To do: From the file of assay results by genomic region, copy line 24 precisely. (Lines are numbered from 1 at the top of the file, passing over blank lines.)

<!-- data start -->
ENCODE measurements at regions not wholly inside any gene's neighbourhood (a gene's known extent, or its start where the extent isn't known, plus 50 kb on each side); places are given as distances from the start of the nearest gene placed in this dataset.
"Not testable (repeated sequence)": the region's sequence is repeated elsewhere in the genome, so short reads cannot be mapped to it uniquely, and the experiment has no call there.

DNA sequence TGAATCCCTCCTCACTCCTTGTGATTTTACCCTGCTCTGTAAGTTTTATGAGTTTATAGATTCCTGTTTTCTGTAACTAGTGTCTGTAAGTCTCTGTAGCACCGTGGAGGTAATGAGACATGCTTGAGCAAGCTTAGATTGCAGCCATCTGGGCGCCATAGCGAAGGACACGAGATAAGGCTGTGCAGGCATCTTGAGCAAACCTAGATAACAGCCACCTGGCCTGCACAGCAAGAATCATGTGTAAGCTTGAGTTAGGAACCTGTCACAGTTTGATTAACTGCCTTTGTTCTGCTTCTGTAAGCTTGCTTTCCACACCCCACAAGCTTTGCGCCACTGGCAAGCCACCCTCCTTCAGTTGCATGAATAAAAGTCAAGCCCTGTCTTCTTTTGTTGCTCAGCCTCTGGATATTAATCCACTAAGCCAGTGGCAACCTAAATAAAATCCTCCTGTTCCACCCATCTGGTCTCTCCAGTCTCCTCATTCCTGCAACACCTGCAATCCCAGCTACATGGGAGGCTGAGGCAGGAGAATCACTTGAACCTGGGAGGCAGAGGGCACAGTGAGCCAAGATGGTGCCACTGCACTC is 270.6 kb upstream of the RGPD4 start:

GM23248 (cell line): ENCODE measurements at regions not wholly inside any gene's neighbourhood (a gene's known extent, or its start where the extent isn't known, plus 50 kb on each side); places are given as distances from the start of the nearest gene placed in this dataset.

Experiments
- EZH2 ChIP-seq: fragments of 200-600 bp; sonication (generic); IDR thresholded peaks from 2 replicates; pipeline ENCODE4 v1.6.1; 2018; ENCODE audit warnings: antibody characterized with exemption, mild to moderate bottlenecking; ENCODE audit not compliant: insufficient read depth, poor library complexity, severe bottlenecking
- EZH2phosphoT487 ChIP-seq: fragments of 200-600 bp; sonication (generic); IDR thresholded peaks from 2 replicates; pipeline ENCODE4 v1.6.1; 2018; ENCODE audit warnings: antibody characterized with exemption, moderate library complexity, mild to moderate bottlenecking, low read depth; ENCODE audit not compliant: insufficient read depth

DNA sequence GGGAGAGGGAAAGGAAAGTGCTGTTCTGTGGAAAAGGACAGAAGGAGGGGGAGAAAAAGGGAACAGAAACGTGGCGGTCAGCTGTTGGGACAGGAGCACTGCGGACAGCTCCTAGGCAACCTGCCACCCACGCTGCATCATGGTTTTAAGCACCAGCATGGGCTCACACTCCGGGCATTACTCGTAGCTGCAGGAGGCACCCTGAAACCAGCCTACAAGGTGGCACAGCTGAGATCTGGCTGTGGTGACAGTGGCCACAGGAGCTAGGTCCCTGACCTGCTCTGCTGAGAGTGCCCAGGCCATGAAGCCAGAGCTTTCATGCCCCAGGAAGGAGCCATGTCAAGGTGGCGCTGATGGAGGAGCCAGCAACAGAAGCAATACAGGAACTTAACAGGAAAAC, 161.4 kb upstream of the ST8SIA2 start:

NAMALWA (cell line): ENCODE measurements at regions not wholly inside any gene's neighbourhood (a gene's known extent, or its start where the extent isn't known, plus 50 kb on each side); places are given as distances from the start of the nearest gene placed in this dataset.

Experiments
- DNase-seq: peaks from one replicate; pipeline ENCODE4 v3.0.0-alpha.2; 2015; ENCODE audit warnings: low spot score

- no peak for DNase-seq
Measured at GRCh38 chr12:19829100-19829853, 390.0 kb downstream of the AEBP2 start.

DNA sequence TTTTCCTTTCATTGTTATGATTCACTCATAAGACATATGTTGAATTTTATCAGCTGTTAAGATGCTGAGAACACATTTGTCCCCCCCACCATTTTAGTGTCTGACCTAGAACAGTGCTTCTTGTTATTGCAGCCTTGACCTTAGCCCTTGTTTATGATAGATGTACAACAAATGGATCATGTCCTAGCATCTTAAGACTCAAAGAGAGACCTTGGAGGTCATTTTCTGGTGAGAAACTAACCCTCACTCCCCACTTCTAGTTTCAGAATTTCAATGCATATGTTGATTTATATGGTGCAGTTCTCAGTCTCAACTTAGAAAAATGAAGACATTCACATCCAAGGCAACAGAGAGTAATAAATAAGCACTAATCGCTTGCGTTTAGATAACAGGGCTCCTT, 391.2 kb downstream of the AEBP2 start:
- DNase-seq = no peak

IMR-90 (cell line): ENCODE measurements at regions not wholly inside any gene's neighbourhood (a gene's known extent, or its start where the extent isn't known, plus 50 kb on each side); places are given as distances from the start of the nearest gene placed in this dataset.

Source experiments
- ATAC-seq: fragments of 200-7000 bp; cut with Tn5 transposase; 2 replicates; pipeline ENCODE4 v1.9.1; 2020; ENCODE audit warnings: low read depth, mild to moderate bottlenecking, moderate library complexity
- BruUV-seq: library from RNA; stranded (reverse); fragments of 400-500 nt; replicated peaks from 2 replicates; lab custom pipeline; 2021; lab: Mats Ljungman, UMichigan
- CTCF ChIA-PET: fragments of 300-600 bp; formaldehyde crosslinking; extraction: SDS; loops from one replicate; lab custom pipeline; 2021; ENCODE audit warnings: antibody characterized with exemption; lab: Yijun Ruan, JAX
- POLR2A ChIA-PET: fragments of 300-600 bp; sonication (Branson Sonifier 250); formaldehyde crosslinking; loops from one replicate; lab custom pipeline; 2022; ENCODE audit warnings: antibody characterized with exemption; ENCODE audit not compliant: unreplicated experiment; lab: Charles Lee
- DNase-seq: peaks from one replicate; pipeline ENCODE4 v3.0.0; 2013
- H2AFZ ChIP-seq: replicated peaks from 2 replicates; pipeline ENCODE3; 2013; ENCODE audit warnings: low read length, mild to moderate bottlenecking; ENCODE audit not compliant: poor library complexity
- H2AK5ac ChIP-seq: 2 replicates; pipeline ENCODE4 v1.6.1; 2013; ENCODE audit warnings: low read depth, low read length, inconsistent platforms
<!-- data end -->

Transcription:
- H2AK5ac ChIP-seq: 2 replicates; pipeline ENCODE4 v1.6.1; 2013; ENCODE audit warnings: low read depth, low read length, inconsistent platforms